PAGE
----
It remains a secondary sanctions risk for FFIs (and non-US businesses) to knowingly engage in significant transactions involving certain Iranian persons on the SDN List.[i] Additionally, as discussed above, CAPTA sanctions may be imposed against FFIs who conduct or facilitate any “significant financial transaction” in one of the sectors of the Iranian economy specified in the E.O., regardless of whether such transactions have a US nexus. FFIs and non-US businesses may now include an evaluation of significant transactions in the Iranian construction, mining, manufacturing or textile sectors as part of their Iran sanctions risk assessments.

While the E.O. does not define either the term “significant transaction” or “significant financial transaction,” we suspect that the Treasury Department will apply a standard similar to previously issued guidance published in relation to E.O. 13871. Accordingly, such a determination will likely be based on a multifactor, totality-of-the-circumstances assessment of a broad range of factors, including the size, number and frequency of the transactions or services; their type, complexity and commercial purpose; and the level of awareness of the institution’s management.[i]

Since reinstating secondary sanctions in 2018, the United States has only designated non-US entities under secondary sanctions in a few limited circumstances.[i] However, this E.O. joins a series of preexisting Iran-related secondary sanctions authorities[ii] and further extends the extraterritorial reach of the Iran sanctions program to advance US policy objectives.

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Endnotes

[1] See Press Release, Treasury Targets Iran’s Billion Dollar Metals Industry and Senior Regime Officials (January 10, 2020), available at https://home.treasury.gov/news/press-releases/sm870

[1] The E.O., by its terms, does not apply with respect to any person for conducting or facilitating a transaction for the provision (including any sale) of agricultural commodities, food, medicine, or medical devices to Iran.

[1] The blocking provision of the E.O. requires that the property or interests in property comes within the United States or within the possession or control of a US person (e.g., through use of the US financial system in such transactions).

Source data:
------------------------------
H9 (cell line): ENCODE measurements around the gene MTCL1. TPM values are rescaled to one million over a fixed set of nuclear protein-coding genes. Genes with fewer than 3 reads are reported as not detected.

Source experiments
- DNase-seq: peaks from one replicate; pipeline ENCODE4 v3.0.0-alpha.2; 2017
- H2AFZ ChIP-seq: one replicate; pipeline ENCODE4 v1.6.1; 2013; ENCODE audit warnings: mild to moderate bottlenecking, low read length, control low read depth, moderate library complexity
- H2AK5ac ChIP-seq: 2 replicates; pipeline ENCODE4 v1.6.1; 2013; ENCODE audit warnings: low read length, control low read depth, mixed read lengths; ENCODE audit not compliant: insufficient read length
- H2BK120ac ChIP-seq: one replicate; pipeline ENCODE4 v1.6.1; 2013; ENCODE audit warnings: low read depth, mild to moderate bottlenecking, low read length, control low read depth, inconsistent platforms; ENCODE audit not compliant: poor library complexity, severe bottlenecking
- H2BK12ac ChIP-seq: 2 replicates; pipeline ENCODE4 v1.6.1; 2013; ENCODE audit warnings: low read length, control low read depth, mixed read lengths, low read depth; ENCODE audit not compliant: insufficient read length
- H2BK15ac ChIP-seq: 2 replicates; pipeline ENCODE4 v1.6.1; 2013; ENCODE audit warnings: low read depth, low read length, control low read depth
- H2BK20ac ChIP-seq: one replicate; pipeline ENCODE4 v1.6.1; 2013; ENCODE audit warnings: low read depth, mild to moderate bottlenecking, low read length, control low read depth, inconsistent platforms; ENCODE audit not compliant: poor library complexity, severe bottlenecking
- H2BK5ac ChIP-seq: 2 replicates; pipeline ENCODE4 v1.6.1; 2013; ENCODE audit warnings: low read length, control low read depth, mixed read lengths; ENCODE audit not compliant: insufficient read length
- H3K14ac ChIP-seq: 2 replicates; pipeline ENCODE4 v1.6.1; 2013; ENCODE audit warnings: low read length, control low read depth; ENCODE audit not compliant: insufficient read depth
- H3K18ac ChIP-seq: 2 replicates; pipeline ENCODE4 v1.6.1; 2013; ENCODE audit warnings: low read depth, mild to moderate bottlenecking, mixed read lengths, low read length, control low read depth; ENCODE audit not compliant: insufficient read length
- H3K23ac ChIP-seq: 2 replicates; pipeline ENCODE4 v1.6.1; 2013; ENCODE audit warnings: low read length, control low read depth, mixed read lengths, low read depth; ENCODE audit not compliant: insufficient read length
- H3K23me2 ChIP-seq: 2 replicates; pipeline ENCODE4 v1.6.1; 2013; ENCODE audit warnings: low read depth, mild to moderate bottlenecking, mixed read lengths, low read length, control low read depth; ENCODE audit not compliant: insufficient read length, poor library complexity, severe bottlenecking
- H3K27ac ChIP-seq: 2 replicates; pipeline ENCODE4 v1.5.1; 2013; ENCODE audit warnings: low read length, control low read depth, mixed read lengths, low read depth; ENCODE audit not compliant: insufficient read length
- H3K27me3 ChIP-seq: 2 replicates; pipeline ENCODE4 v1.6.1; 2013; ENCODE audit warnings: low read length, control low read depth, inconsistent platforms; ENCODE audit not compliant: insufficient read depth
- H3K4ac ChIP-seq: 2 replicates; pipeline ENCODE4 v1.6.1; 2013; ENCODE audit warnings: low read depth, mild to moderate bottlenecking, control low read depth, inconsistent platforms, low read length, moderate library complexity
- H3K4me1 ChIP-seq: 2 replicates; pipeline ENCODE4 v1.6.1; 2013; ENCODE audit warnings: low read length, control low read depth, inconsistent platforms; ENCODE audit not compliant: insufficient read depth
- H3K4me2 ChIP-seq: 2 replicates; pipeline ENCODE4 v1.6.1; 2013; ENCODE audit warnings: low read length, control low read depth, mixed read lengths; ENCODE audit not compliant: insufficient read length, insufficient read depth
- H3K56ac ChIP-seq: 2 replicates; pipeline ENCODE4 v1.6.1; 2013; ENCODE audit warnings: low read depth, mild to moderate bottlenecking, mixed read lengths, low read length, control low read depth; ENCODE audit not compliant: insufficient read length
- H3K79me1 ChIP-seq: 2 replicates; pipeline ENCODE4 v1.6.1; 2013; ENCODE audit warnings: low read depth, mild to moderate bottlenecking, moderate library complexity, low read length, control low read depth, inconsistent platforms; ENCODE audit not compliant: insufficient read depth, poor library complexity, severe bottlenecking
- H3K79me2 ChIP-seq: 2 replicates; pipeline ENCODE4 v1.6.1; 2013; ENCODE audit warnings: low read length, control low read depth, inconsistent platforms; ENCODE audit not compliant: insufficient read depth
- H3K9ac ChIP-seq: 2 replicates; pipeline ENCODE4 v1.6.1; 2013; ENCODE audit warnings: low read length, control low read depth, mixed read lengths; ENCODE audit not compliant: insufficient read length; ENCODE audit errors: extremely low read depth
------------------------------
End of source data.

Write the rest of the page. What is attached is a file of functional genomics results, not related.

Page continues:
[1] See OFAC FAQ 636, available at https://www.treasury.gov/resource-center/faqs/sanctions/pages/faq_iran.aspx

[1] See OFAC FAQ 671, available at https://www.treasury.gov/resource-center/faqs/sanctions/pages/faq_iran.aspx

[1] See, e.g., OFAC, “Iran-related Designations; Issuance of Iran-related Frequently Asked Question,” (Sept. 25, 2019), available at https://www.treasury.gov/resource-center/sanctions/OFAC-Enforcement/Pages/20190925.aspx (adding Chinese tanker companies to the SDN list due to their alleged role in transporting Iranian oil).

[1] See, e.g., Mayer Brown Legal Update, “US to Reimpose Secondary Sanctions Against Iran Amid EU Opposition” (May 9, 2018), available at https://www.mayerbrown.com/en/perspectives-events/publications/2018/05/us-to-reimpose-secondary-sanctions-against-iran-am Executive Order 13846, “Reimposing Certain Sanctions With Respect to Iran,” (Aug. 6, 2018).

About the authors:

Tamer Soliman is a partner in Mayer Brown’s Washington DC and Dubai offices, global head of the firm’s Export Control & Sanctions practice and a member of the International Trade practice.

Ori Lev is a partner in Mayer Brown’s Washington DC office and a member of the Financial Services Regulatory & Enforcement practice and the Consumer Financial Services group.

Yoshi Ito is a partner in Mayer Brown’s Washington DC office and a member of the International Trade and Public Policy, Regulatory & Political Law practices.

Brad Resnikoff is a partner in Mayer Brown’s Washington DC office and a member of the Financial Services Regulatory & Enforcement practice.

Liz Owerbach is an associate in Mayer Brown’s Washington DC office and a member of the firm’s Export Control & Sanctions and International Trade practices.

Brad Cohen is an associate in Mayer Brown’s New York office and a member of the Litigation & Dispute Resolution practice.